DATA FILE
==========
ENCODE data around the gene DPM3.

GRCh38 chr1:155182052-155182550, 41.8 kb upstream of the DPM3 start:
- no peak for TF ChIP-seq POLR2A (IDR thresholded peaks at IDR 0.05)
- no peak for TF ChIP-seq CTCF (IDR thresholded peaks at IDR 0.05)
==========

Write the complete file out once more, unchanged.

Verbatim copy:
ENCODE data around the gene DPM3.

GRCh38 chr1:155182052-155182550, 41.8 kb upstream of the DPM3 start:
- no peak for TF ChIP-seq POLR2A (IDR thresholded peaks at IDR 0.05)
- no peak for TF ChIP-seq CTCF (IDR thresholded peaks at IDR 0.05)